If These Walls Could Talk

photo by Matt Cornelius
photo by Matt Cornelius

No Shame Zoloft Game

I got lost in a hotel when I was a little girl. In reality, it was probably only a few minutes, but that time of being separated from my family stamped me with anxiety with which I’ll likely always struggle. The racing heart, the light-headedness, the feeling of complete helplessness and lack of control over what is happening... It can be terrifying. But I’ve been on medication for years now and let me tell you, there ain’t no shame in my Zoloft game. 

As my parents helped guide me through coping and counseling with anxiety, we learned early on that I felt comfort in always having a plan since the unknown was a trigger. For example, in elementary school, between Meet the Teacher and the first day of school, Momma would take me to the school, and we would practice sitting in my desk and going to the gym, the cafeteria, the restroom and every other possible scenario to make sure I felt comfortable with a plan. As an adult, I am still very much a planner. I have become pretty detail oriented, and I create plans and backup plans when I can. But I’ve also experienced plenty of times when my plans have not worked, and you know what? It’s been ok. It all worked out as it should. I look back at times when the unknown was terrifying, and I have both peace and gratitude that I was not in control—God had it all along. 

My husband and I lived in Northwest Arkansas for several years after we got married. He was in law enforcement, and I was the director of a non-profit preschool. We were young; we were only parents to a 90-pound Boxer, and his shift-work sleep schedule was changing every eight weeks. One night he woke me to tell me he could not feel his left arm, and he was seeing dots in his vision. He had given it some time to go away on its own without success, and my strong, worry-less husband was officially panicked. Like I do in most situations, especially medical, I called Daddy for advice and he told me to rush him to the nearest Emergency Room. Long story short, my husband had experienced a TIA stroke. We were so young! Health scares of this level are not supposed to happen. What were we going to do? Was he going to be ok? Can you even imagine the anxiety? Several months later, his neurologist said he would never be released back to full duty and through that, God opened doors for us to move back home. Looking back, I am so grateful the plans we had made did not come to fruition. My husband has remained in great health as he has built a solid career in commercial development, and we are back home with our village, the one we never dreamt we would need.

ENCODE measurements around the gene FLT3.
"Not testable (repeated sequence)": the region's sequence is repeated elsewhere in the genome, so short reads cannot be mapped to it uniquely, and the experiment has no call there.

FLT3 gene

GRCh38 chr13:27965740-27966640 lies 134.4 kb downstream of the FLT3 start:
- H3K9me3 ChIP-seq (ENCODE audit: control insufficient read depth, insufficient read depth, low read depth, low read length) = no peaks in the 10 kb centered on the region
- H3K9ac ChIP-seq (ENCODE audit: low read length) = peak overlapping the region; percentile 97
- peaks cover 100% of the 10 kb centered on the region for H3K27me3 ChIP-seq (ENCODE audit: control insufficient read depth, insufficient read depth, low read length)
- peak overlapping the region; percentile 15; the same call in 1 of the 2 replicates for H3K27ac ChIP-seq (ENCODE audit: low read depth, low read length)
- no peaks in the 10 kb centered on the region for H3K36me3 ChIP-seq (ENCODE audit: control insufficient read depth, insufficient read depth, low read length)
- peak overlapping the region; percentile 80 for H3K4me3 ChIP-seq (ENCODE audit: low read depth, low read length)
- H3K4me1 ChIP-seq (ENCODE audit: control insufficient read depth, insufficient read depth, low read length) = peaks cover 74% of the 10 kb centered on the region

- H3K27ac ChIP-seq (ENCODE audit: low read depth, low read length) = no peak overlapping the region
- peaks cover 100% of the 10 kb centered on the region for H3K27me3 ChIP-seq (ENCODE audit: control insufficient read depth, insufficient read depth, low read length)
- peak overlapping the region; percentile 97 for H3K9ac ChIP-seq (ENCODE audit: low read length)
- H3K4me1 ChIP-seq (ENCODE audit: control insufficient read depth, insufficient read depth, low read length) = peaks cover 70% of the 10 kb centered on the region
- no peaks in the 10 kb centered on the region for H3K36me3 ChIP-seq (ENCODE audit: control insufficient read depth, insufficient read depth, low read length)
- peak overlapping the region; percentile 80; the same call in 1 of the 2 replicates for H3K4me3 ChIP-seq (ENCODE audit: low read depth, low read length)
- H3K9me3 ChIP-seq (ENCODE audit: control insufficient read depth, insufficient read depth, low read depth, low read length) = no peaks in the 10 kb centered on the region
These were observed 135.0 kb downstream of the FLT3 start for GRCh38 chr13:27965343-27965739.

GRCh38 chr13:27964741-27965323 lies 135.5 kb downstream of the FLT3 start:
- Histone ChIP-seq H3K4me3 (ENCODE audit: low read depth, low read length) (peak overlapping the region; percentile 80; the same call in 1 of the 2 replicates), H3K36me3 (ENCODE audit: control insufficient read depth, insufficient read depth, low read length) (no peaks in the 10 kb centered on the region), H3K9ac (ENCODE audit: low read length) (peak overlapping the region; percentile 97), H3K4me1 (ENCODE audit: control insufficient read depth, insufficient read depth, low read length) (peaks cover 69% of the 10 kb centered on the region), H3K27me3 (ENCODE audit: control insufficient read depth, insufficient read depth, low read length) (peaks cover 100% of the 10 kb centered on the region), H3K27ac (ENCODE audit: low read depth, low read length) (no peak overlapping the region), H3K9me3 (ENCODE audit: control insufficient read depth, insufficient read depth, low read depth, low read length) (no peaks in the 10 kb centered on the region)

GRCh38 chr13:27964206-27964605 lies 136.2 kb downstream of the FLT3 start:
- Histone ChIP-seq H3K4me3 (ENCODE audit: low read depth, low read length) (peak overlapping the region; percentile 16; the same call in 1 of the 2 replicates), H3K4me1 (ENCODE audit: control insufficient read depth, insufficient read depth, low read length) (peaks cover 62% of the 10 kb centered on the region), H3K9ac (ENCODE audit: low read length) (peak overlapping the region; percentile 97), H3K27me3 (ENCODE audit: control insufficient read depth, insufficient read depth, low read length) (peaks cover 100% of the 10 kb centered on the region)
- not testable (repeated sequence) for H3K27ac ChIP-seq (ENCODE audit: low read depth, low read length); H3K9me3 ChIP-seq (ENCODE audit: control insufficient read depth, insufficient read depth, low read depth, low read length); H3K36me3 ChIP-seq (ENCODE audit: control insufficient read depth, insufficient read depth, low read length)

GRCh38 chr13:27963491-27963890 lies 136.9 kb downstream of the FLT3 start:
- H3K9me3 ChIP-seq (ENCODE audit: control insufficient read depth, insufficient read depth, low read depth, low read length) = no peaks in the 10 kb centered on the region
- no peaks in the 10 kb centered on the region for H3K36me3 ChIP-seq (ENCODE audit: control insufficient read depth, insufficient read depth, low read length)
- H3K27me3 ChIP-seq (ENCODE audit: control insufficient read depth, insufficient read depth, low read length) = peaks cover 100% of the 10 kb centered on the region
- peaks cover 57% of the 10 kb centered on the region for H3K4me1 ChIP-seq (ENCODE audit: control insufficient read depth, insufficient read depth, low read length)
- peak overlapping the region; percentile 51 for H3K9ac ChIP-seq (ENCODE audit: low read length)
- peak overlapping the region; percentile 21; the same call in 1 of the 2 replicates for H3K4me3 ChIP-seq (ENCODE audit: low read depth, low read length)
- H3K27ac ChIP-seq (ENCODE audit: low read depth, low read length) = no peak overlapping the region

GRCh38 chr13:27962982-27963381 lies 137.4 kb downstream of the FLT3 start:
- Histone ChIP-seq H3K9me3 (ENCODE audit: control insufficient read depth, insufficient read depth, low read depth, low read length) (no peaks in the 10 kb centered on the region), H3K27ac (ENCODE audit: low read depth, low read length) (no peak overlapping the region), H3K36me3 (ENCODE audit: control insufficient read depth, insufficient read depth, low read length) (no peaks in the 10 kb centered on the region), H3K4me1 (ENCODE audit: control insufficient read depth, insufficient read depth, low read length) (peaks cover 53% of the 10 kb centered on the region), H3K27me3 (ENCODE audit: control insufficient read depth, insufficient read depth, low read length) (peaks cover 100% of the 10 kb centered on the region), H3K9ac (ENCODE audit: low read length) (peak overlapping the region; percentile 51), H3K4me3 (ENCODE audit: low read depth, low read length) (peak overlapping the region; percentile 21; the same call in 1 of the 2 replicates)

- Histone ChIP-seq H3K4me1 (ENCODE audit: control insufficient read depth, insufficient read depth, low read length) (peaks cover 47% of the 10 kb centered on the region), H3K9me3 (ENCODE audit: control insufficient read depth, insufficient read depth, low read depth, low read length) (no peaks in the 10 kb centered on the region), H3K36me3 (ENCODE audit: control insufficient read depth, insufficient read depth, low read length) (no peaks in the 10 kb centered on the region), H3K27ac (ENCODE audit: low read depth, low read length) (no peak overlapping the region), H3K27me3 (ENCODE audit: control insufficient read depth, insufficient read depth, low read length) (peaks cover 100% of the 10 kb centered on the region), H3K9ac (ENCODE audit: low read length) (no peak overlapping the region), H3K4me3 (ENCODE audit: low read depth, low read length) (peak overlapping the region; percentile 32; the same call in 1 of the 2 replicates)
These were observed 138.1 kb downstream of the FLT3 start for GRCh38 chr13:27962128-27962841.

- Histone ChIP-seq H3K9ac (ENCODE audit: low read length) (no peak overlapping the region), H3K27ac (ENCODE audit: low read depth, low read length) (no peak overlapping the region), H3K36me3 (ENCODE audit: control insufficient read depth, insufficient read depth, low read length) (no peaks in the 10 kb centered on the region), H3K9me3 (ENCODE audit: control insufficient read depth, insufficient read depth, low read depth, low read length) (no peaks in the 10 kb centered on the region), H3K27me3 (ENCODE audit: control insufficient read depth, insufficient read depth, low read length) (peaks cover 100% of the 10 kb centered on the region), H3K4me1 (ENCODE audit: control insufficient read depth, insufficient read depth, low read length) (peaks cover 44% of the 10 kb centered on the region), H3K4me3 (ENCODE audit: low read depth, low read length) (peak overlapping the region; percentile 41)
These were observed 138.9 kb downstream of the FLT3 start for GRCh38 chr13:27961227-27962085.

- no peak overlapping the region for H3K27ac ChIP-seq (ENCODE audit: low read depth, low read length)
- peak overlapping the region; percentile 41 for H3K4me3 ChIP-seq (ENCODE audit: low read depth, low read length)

I was home for the weekend before my senior year of college began, and I felt in my gut a nagging feeling to finish a semester early. It made little sense, as I had planned for my spring semester to be easy and full of fun with my friends and sisters in the Chi Omega house before we graduated. But this feeling would. not. go. away. The drive from Texarkana to Fayetteville was about four hours, so I started making some phone calls on my way back to school to see if it was even possible. By the time I arrived at the sorority house, I had made all the arrangements to graduate in December instead of May. It was bittersweet and a bit confusing at the time, although a few months later I knew I made the right choice by following the urge to get home. By finishing early, I was able to be home during my family’s toughest season that has now turned out to be our biggest blessing and ministry. I was exactly where I should have been.

One of my least favorite stories, but a fan favorite for many, is how I fainted during my wedding vows. It was not a falling faint good enough for a viral video, but my then un-medicated anxiety turned into a full-on panic attack. I was excited to marry my best friend and sitting in a chair for a portion of our beautiful ceremony was not what I had imagined. Twelve years later, we are still just as married, and I live my vows every day even though I technically didn’t say them all.

Momma’s breast cancer resulted in a double mastectomy, but she has been cancer free for almost eight years.

It took us a lot longer to get pregnant with our daughter than we initially hoped, and it is no secret at least one of The Brothers was not planned, but all three of them have been our best surprises yet. I cannot imagine how boring my days would be without those three. My home would be free of clutter and perfectly decorated. There wouldn’t be fingerprints on windows or ballet shoes and tee-ball caps on the floor or even forgotten milk cups turned moldy, hidden in my great-grandmother’s antique buffet cabinet. Are we tired? Absolutely. Does my gratitude for my plan being thrown into the trash outweigh the contentment I would have had if it had not? Heck. Yes.

Anxiety is a tricky little fella. The feelings can be overwhelming if I forget Who is in charge, because it’s certainly not me. God and His grace have led me all along and I know sometimes He wants to say, “Just sit down, Liz. Let me do my thing. I’ve got this.” Because He does. Let me also extend an invitation, y’all. I have come to terms with my struggle with anxiety and my responsibility to take care of myself, but it was not always easy. At one time, there WAS shame in my game. It was hard in the beginning. Let me be a friend if you need one. In fact, if you need a friend while your mother is going through breast cancer, your family is in the throes of addiction and recovery, you are pregnant with twins and scared,or your husband has a health scare, I will be your friend. None of those experiences were in my plan, but we made it through. It was not by any of my own doing. Hard times will happen, but God’s got this, y’all.


 

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